Thursday, June 19, 2008

Deep Yogurt, Biotech and the Anguish of Big Pharma

SAN DIEGO -- Biotech investment guru Steve Burrill Wednesday took hundreds of BIO attendees on a warp speed overview of the state of the industry now and in 2020.

His flight was fast and furious, and he may have caught some sign of skepticism in the crowd. Undeterred he told them he may be off on the timing of his predictions, but they were coming -- probably sooner rather than later.

Some of his observations may have been unsettling to some. Babies will have chips inserted into them at birth to track their health. Walmart will be the model for the delivery of health care. Healthcare seekers will wear T-shirts embedded with technology that will touch their heart, among other things. Self-care will be the order of the day.

Say goodbye to those blockbuster, high-margin drugs. Hello to even more generics. Consumers will drive the market. Big Pharma, already suffering the anguish of expiring patents, will suffer more. Can you spell patent devaluation, he basically asked his audience. The biopharmaceutical industry will have to be re-invented. He said:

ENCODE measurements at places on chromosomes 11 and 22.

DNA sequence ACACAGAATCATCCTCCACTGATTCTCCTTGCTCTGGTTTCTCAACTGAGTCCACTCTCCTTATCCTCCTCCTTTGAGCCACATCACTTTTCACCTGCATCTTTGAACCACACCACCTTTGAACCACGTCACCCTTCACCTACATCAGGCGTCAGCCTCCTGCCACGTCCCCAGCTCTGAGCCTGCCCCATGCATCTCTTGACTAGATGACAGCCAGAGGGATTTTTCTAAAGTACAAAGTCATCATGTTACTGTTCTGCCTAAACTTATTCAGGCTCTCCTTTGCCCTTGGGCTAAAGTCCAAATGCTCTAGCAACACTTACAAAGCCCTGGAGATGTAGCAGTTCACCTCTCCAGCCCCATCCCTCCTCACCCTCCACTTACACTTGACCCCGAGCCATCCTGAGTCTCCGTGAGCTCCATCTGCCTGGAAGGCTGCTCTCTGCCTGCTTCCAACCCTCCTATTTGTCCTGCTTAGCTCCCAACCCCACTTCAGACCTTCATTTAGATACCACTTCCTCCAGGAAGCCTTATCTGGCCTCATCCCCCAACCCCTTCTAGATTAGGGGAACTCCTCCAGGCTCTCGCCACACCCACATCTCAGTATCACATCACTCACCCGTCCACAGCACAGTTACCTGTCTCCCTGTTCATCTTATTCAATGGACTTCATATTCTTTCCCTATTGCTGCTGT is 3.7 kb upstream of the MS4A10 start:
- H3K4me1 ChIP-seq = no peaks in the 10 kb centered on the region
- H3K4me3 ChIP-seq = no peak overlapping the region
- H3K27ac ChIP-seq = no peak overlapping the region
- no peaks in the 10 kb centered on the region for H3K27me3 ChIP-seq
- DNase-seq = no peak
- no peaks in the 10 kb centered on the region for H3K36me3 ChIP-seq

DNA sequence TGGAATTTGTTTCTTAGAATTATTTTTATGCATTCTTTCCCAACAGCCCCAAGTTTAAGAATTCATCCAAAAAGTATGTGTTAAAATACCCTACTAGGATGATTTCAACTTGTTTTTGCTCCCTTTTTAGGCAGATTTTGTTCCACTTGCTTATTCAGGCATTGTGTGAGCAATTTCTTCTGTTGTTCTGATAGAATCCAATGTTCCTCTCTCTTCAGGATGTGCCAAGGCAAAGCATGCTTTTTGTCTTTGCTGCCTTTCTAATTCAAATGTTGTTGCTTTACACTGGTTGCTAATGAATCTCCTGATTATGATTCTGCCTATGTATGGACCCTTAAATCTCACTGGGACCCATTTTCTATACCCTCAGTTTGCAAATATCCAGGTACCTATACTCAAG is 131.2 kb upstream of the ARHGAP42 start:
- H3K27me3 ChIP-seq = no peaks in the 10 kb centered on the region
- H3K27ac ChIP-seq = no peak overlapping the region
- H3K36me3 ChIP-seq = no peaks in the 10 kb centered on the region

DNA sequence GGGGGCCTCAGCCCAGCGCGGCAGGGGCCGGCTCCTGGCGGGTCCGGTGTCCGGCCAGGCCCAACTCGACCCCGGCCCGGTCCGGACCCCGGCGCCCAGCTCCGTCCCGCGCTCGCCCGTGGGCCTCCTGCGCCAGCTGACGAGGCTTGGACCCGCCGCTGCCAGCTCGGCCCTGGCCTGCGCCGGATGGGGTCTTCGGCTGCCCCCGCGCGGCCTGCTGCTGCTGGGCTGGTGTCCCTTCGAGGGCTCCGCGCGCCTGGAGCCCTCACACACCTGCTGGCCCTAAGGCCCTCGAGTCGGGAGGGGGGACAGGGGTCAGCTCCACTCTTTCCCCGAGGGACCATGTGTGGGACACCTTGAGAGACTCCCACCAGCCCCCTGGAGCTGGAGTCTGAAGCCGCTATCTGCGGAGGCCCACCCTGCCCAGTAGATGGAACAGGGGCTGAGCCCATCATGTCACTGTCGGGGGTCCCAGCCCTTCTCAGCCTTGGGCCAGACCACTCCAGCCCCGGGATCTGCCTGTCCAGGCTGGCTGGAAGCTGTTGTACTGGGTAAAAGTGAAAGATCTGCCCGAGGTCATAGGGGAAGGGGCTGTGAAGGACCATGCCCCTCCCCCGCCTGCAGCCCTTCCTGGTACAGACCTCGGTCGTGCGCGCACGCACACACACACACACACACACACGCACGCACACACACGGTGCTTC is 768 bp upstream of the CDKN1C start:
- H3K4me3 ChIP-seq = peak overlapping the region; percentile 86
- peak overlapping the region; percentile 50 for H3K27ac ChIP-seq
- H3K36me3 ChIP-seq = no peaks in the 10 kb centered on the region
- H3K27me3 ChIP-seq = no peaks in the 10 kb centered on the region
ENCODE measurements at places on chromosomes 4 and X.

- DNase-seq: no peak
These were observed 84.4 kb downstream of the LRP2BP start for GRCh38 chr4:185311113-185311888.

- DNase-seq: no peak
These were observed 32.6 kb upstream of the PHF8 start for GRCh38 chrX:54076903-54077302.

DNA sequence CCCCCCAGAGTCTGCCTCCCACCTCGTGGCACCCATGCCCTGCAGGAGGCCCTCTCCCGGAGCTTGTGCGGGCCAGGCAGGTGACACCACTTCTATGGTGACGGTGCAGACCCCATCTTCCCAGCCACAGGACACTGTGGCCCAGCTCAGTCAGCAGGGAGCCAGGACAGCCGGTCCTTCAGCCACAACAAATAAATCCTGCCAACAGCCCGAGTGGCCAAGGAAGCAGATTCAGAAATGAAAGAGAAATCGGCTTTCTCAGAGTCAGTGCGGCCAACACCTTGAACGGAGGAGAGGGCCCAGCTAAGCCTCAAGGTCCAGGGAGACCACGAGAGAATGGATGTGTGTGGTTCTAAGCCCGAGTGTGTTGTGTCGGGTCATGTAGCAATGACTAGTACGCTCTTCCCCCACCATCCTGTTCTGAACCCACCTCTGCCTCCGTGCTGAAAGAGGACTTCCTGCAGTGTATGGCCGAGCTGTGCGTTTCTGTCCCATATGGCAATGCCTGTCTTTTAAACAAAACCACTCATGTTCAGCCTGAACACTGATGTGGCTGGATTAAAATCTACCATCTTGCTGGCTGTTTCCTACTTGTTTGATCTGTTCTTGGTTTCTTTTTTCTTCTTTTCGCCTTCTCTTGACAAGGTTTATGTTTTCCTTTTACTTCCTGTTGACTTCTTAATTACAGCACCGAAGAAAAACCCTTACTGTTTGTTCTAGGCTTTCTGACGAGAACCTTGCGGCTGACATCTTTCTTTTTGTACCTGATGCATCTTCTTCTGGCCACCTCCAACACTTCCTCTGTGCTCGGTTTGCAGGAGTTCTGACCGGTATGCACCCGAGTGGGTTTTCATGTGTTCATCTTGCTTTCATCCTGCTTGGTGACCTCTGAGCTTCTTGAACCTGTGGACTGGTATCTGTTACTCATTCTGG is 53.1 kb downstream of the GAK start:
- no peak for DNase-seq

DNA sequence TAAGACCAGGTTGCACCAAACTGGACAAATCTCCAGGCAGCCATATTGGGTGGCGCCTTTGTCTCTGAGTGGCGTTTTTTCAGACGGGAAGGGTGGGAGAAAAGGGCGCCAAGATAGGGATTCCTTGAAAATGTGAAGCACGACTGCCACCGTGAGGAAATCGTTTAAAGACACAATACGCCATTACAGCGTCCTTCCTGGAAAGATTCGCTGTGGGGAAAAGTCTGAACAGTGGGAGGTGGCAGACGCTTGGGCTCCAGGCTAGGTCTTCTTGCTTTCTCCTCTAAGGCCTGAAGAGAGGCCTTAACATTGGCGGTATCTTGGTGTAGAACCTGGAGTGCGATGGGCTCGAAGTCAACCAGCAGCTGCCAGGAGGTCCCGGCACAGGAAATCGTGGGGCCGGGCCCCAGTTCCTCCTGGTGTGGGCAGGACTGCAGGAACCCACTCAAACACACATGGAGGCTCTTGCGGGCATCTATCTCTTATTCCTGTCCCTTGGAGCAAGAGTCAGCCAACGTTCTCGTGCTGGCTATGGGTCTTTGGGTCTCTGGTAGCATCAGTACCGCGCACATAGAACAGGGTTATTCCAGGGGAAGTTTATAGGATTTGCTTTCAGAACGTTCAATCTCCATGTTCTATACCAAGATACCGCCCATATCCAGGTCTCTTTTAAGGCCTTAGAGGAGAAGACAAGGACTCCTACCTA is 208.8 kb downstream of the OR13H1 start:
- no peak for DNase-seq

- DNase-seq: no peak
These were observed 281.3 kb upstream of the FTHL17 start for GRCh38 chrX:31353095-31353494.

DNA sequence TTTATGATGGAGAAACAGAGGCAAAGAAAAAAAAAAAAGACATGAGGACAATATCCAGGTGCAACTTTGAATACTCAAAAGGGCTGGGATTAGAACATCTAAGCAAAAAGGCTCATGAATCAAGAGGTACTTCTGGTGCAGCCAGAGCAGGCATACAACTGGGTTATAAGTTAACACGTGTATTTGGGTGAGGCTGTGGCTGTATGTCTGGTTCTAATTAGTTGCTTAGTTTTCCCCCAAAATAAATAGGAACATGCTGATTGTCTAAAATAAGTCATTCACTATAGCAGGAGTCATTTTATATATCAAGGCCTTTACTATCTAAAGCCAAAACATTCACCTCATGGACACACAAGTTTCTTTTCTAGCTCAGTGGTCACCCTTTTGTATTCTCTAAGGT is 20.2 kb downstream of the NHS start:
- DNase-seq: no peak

"Our friends in Pharma are in deep yogurt."

Research and development will migrate overseas. Pricing will be set on a global basis. Burrill declared,

"Every company is global from Day One."

The average age of death, now about 80, will climb to 100. No longer will health care providers wait for the disease and then try to ambush it with low chances of success. Instead, providers and consumers will be out front, moving to prevent those nasty germs and tumors from even getting a start.

As for financing biotech business, things will pick up later this year. And in 2009, industry will start to roll. "It will be a very good year, a year from now," he said.

Burrill's comments were based on one of his firm's latest studies: "Biotech 2008: a 20/20 Vision to 2020." The report can be purchased online for $295, or $430 if you want bound copy.

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